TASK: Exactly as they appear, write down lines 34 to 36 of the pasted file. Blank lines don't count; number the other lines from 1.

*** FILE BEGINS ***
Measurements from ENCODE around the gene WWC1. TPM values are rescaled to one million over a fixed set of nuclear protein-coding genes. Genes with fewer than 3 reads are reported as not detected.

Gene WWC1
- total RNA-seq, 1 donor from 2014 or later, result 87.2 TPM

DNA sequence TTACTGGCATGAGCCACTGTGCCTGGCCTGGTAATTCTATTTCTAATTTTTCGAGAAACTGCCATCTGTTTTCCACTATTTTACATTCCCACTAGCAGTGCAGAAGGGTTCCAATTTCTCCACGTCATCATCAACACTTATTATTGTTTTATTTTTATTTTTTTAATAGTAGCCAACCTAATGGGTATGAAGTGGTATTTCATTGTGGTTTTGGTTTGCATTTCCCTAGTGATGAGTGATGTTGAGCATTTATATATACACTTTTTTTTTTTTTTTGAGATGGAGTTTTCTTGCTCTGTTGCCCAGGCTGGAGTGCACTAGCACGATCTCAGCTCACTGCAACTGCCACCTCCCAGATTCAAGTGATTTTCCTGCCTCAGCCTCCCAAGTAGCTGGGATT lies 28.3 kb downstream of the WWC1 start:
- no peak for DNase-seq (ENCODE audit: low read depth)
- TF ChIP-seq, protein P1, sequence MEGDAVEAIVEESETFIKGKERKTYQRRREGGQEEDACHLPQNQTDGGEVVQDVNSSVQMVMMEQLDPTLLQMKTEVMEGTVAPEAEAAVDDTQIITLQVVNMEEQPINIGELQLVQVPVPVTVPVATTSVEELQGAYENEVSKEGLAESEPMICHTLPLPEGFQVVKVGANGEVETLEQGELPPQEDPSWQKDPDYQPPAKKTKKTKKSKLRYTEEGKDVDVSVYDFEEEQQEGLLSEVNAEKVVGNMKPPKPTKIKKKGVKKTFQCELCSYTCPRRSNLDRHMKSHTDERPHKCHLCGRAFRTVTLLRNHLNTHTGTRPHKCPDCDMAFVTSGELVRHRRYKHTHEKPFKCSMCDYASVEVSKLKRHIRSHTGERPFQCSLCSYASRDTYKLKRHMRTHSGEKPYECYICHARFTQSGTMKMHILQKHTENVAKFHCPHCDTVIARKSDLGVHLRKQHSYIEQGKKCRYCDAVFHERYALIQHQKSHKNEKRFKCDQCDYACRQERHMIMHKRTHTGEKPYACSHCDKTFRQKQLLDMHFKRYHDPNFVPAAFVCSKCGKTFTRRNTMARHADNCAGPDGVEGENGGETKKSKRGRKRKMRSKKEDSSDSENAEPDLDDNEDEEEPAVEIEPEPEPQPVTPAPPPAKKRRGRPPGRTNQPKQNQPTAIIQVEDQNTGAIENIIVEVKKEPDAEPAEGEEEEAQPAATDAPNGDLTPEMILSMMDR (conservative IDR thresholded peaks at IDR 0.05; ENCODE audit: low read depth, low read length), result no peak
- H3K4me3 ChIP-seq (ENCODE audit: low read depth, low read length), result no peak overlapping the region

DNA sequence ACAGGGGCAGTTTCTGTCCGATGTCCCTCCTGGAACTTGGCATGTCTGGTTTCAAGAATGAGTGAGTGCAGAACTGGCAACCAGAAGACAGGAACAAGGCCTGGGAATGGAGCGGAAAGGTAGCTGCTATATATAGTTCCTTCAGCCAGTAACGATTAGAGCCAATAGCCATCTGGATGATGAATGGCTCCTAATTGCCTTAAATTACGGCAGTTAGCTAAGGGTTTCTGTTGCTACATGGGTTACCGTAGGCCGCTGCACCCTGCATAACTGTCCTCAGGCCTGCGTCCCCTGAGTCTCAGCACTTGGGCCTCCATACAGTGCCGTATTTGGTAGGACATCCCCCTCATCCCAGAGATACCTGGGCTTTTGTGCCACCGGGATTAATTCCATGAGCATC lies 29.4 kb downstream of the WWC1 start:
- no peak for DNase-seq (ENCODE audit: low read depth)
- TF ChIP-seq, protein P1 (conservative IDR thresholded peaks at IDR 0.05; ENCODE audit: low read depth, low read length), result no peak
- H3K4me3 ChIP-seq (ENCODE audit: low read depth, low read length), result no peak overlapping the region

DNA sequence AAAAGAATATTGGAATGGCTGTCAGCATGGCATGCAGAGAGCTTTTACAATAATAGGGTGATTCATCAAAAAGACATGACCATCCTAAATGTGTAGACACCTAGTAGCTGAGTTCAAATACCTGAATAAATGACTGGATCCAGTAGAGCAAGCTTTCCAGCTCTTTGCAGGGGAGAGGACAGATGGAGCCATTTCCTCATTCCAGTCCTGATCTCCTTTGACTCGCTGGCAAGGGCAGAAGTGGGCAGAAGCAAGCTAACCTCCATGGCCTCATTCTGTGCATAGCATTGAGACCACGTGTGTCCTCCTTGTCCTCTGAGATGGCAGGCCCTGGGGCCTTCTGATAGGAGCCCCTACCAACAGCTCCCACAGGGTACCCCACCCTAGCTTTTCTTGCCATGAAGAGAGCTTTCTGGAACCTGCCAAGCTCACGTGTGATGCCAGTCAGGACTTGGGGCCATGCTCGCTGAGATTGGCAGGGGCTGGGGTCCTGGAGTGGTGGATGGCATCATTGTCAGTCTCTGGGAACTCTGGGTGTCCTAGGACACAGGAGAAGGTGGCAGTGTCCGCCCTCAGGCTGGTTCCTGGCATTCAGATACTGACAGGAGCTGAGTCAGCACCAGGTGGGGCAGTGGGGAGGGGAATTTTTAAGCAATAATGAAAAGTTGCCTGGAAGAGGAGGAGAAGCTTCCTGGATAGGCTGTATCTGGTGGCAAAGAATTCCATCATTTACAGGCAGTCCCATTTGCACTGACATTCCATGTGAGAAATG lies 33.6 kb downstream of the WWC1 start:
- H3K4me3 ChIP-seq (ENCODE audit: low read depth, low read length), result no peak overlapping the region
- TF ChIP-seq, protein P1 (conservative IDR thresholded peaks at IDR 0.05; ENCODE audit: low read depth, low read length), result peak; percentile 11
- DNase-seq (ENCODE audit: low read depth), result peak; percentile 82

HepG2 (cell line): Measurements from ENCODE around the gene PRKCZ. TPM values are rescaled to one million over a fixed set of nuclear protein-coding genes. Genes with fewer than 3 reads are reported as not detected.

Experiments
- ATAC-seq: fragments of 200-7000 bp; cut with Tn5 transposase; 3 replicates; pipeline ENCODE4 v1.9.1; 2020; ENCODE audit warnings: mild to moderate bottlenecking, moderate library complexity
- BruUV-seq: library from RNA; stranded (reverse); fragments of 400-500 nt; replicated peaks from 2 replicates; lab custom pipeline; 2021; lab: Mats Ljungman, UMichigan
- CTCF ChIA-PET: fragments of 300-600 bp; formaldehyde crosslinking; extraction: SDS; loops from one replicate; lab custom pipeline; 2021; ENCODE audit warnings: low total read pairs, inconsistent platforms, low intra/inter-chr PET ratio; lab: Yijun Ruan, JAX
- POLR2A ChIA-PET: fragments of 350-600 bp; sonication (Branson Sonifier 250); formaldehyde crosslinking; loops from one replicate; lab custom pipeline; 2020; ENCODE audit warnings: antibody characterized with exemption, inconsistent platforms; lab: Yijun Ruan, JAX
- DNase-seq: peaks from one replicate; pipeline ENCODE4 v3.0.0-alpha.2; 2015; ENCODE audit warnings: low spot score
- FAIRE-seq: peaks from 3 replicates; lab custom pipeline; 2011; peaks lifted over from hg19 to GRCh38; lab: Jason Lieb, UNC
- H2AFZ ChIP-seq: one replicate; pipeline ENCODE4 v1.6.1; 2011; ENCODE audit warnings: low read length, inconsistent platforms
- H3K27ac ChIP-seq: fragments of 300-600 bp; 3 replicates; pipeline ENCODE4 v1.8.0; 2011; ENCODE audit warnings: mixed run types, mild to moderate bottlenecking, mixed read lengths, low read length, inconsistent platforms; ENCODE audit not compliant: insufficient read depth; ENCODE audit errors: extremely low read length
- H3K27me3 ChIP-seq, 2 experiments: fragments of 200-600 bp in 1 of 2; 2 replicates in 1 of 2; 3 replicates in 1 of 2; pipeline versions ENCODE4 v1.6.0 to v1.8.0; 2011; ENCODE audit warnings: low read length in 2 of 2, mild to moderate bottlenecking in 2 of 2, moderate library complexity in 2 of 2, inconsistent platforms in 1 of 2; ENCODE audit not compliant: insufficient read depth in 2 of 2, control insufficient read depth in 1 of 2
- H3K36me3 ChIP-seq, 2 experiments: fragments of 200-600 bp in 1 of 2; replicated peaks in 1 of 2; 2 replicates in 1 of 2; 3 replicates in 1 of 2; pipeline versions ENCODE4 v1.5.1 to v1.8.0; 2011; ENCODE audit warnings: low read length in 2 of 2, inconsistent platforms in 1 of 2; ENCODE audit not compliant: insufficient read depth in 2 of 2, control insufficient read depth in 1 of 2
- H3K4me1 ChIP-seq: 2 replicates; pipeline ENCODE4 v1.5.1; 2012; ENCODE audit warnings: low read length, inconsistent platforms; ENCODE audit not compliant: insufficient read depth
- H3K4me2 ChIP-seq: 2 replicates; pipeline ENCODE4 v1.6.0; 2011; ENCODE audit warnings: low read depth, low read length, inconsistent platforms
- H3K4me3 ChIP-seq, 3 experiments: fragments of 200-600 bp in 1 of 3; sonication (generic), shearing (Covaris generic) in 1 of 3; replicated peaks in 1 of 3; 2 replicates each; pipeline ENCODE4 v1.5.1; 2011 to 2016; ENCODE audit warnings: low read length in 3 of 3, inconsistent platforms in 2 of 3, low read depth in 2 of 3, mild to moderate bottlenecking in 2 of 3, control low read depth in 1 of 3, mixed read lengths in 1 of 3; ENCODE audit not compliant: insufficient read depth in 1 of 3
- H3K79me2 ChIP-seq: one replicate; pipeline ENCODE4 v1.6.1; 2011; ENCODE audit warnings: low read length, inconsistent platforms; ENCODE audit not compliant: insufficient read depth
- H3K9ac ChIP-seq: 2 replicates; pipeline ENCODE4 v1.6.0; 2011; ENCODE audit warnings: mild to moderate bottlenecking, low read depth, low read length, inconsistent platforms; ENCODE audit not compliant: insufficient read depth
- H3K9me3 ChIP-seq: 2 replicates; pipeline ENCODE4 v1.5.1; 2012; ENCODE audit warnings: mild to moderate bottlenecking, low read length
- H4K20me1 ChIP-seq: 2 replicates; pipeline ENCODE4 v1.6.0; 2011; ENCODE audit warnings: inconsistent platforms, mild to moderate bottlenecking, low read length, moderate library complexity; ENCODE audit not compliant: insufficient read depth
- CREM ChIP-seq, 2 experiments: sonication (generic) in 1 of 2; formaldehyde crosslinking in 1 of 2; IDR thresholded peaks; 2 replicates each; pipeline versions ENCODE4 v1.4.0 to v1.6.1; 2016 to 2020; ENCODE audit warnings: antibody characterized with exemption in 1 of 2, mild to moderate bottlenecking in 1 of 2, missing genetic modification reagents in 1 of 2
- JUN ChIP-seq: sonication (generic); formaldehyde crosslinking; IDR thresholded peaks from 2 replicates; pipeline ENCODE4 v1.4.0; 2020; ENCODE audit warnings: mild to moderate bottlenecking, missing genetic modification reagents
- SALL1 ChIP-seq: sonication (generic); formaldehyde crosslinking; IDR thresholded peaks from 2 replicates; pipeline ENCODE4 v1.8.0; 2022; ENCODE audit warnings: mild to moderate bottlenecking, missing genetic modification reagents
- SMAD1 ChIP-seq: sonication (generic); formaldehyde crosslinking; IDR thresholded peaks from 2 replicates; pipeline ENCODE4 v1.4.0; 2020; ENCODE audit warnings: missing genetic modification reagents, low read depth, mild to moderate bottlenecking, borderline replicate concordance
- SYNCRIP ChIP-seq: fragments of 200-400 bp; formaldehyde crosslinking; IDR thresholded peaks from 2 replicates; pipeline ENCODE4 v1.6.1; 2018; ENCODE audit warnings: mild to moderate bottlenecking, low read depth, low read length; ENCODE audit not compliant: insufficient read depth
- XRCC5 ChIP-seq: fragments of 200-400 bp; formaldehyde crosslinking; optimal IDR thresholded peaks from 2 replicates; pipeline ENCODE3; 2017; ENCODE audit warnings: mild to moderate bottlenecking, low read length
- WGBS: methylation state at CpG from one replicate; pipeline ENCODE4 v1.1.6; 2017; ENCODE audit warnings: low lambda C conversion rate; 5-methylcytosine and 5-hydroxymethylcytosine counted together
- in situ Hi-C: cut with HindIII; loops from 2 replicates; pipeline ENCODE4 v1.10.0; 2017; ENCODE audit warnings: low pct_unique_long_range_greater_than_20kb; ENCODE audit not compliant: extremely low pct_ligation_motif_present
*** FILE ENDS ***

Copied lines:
- H4K20me1 ChIP-seq: 2 replicates; pipeline ENCODE4 v1.6.0; 2011; ENCODE audit warnings: inconsistent platforms, mild to moderate bottlenecking, low read length, moderate library complexity; ENCODE audit not compliant: insufficient read depth
- CREM ChIP-seq, 2 experiments: sonication (generic) in 1 of 2; formaldehyde crosslinking in 1 of 2; IDR thresholded peaks; 2 replicates each; pipeline versions ENCODE4 v1.4.0 to v1.6.1; 2016 to 2020; ENCODE audit warnings: antibody characterized with exemption in 1 of 2, mild to moderate bottlenecking in 1 of 2, missing genetic modification reagents in 1 of 2
- JUN ChIP-seq: sonication (generic); formaldehyde crosslinking; IDR thresholded peaks from 2 replicates; pipeline ENCODE4 v1.4.0; 2020; ENCODE audit warnings: mild to moderate bottlenecking, missing genetic modification reagents